- Yuval Noah Harari, Homo Deus. Yes, I drank the Harari Kool-Aid. I am a true believer. Frightfully enjoyable stuff. Sapiens is on my desk now.
- Ian McEwan, Machines Like Me. Poor Ian McEwan (Atonement) has taken it on the chin from scifi fans for daring to dabble in the genre in this thought-provoking book that I quite adore. Sure, the basic question of "Data"'s humanity (cf. ST:TNG) is trodden territory, but give a guy some credit for doing his homework and bringing his signature writing flair to the table in this page turner. It's a far better book than Solar. We don't talk about that.
- David Sedaris, Calypso. Unfathomable how his books go from best to even better. You must have David read you his audiobooks.
- Bryan Stevenson, Just Mercy: A Story of Justice and Redemption. Essential reading for the legally inclined. Can’t wait for the movie. Three words: Michael. B. Jordan!
- Luis Alberto Urrea, The House of Broken Angels. For my fellow book group member who’s a LatAm aficionado, I am willing to revisit the trippy genre of my undergrad lit major once per year. It’s always a, um, magic carpet ride, if you will.
And here is the most interesting stuff I read this summer, professional edition. These are the categories!
Kenneth S. Abraham & Leslie Kendrick, There’s No Such Thing as Affirmative Duty, Virginia Public Law and Legal Theory Research Paper No. 2018-59 (on SSRN). OK, so maybe I didn’t actually read this 65-page paper. Instead I read about it, and who could do otherwise?, when Anthony Sebok at Cardozo Law wrote such a great review for JOTWELL. Abraham and Kendrick call for abandoning the Restatements’ wearisome struggle to chart the contours of affirmative duty. Instead they would take what I would describe as a more European approach, looking at duty, affirmative or otherwise, as a function of risk creation. I do think this approach has a bead on the doctrinally drifting direction of duty from the Second to Third Restatements, so maybe this is the future. Sebok aptly observes that this kind of thinking jives with Stephen Sugarman’s proposed merger of intent and negligence. Fortunately I’m less than 20 years from retirement, because I fear that by that time, torts will just be a squishy blob of relativistic uncertainty not unlike the inside of an atom. Teaching that will be for younger minds.
Enrico Bonadio & Nicola Lucchi, Copyright and Pornography, in Non-Conventional Copyright: Do New and Non-Traditional Works Deserve Protection? 418 (Enrico Bonadio & Nicola Lucchi eds. 2018) (SSRN). Copyright. Pornography. You do the math. Seriously, worth a read, and informative multinational perspective.
Adam Candeub, Nakedness and Publicity, ___ Iowa L. Rev. ___ (forthcoming 2019) (SSRN). Adam Candeub at Michigan State Law explores the right of publicity as a revenge-porn remedy. And why not? Tort and IP’s disfigured offspring does so much else….
Megan Deitz, Note, A Crime Remembered: The Possible Impact of the “Right to be Forgotten” in the United States for Crime Victims, Criminal Defendants, and the Convicted, 9 Ala. C.R. & C.L. L. Rev. 197 (2018). Kudos, Megan Deitz, J.D. U. Ala. ’18. This is what I was talking about. Ban the box is great, but it’s not going to get us there. And to think that I found this article through an AEJMC newsletter… heresy!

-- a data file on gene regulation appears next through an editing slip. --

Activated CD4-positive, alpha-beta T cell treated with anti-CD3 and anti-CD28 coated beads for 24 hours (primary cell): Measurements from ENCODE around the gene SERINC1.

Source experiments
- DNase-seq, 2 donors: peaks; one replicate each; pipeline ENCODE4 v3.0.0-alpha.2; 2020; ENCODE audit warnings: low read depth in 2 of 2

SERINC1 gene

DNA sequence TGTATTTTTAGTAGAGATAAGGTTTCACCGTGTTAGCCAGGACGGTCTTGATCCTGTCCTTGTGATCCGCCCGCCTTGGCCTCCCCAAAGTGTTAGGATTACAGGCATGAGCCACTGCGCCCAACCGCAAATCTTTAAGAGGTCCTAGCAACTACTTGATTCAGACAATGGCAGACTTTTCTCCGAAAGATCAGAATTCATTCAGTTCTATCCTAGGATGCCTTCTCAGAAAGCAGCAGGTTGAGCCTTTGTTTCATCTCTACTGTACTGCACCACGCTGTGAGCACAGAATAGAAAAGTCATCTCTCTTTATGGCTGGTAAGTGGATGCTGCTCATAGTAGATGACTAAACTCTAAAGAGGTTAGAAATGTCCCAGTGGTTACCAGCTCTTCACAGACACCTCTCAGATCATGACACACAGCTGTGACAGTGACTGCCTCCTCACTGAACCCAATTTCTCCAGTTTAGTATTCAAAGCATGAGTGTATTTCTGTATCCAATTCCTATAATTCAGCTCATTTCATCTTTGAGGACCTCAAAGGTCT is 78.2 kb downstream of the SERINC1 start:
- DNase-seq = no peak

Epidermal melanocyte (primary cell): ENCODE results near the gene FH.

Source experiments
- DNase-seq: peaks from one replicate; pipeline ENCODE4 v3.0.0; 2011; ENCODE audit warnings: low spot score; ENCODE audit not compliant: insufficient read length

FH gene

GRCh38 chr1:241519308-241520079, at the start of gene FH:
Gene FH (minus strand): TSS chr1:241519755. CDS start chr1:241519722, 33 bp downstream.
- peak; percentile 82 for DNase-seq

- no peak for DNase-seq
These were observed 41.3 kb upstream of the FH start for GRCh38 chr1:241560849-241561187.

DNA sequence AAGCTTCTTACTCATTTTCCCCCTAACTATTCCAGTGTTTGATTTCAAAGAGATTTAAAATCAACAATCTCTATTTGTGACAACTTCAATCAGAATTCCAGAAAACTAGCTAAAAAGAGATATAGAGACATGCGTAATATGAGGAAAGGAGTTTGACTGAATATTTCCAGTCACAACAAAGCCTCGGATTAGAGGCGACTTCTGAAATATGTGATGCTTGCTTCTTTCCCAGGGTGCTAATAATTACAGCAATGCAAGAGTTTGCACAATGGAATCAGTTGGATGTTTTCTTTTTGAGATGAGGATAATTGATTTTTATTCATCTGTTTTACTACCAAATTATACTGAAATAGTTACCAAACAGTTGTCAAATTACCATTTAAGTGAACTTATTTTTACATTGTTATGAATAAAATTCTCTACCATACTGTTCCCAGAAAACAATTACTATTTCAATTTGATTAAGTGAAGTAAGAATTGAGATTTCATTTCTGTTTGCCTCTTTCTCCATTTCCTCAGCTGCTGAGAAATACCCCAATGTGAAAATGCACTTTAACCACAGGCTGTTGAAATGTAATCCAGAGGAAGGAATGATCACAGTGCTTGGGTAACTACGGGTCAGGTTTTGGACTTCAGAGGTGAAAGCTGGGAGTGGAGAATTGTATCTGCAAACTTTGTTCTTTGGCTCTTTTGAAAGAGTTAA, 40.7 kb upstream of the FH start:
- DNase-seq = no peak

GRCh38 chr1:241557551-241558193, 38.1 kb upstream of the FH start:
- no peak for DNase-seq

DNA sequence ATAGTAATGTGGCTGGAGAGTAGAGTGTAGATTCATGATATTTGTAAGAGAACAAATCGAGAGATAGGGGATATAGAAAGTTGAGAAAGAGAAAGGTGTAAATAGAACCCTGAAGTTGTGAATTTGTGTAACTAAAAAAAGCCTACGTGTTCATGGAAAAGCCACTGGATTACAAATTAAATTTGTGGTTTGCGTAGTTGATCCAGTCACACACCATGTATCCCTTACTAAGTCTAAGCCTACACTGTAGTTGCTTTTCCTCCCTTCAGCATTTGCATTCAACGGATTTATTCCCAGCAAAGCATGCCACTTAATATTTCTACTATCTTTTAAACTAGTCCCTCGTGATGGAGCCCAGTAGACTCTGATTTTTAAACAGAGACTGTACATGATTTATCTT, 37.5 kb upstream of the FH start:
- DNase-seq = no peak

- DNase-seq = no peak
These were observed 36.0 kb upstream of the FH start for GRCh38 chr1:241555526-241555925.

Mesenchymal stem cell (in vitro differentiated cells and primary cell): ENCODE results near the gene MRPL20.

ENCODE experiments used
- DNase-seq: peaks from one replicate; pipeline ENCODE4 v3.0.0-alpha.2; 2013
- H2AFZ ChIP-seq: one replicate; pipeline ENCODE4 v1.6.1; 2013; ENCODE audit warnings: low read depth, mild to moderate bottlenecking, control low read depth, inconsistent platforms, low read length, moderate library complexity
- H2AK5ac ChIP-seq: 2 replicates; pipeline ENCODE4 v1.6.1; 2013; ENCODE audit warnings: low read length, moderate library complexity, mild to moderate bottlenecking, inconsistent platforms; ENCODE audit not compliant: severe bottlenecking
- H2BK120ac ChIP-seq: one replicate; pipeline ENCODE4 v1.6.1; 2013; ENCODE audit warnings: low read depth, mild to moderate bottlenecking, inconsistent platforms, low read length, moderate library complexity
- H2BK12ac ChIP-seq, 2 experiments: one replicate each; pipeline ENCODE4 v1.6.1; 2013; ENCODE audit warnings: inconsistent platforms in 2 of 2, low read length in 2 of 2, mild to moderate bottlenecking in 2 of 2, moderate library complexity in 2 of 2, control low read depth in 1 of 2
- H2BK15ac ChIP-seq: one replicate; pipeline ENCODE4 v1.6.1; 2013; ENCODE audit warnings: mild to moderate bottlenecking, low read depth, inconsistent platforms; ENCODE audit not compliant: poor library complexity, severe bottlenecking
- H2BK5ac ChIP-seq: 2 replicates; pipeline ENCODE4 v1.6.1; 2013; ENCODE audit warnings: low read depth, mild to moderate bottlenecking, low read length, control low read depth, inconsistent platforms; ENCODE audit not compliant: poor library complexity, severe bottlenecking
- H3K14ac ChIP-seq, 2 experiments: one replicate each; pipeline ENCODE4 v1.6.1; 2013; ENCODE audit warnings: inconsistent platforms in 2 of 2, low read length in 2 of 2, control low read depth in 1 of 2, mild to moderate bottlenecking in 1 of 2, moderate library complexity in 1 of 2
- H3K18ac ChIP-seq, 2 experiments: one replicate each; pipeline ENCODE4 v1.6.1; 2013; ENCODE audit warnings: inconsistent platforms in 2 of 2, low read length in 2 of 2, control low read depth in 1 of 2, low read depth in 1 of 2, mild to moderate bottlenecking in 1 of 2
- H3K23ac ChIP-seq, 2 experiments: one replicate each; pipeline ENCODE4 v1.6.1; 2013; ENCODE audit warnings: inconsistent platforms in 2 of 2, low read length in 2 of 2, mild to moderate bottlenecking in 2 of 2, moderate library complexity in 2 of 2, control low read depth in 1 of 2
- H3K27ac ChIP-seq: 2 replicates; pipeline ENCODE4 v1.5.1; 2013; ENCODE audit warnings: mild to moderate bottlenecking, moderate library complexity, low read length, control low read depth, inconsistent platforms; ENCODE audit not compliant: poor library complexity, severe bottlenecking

Anthony L. Fargo, Protecting Journalists’ Sources Without a Shield: Four Proposals, 24 Comm. L. & Pol’y 145 (2019) (abstract at T&F). Tony Fargo at Indiana University-Bloomington has pursued a range of interests in his career—he’s the founding director of the Center for International Media Law and Policy Studies—but all the while remained the national authority on reporter’s privilege. With a federal shield law a long time not coming, this articles explores alternatives in (1) whistleblower protection, (2) government transparency to disincentivize leaking, (3) legal protection for anonymous sources, and (4) encryption tech.
Giovanni De Gregorio, Secret Filming and the Right to Inform Under an European Constitutional Perspective: The Case of Alpha Doryforiki v. Greece, 2:2 Rivista di Diritto dei Media 410 (2018) (SSRN). I’m a fan of European privacy law, but even the most committed fan has to admit that it has generated some absurd results. Count among them the notion that investigative journalists secretly recording corruption run the risk of violating politicians’ privacy rights. Giovanni De Gregorio reviews the latest case law. For heaven’s sake, no one tell the bureaucrats in Texas (see Texas v. Doyle, infra).
Thomas Healy, Anxiety and Influence: Learned Hand and the Making of a Free Speech Dissent, 50 Ariz. St. L.J. 803 (2018) (SSRN). The relationship between Judges Hand and Holmes, and especially Hand’s slow-cooking influence on modern First Amendment jurisprudence as a result, has been the intriguing study of many writings before, Healy’s included. Nevertheless, in this compelling essay, Thomas Healy at Seton Hall Law here revisits the subject for a close look, laying out the timeline and examining exactly what Holmes’s evolving position took and did not take from Hand’s earnest offerings.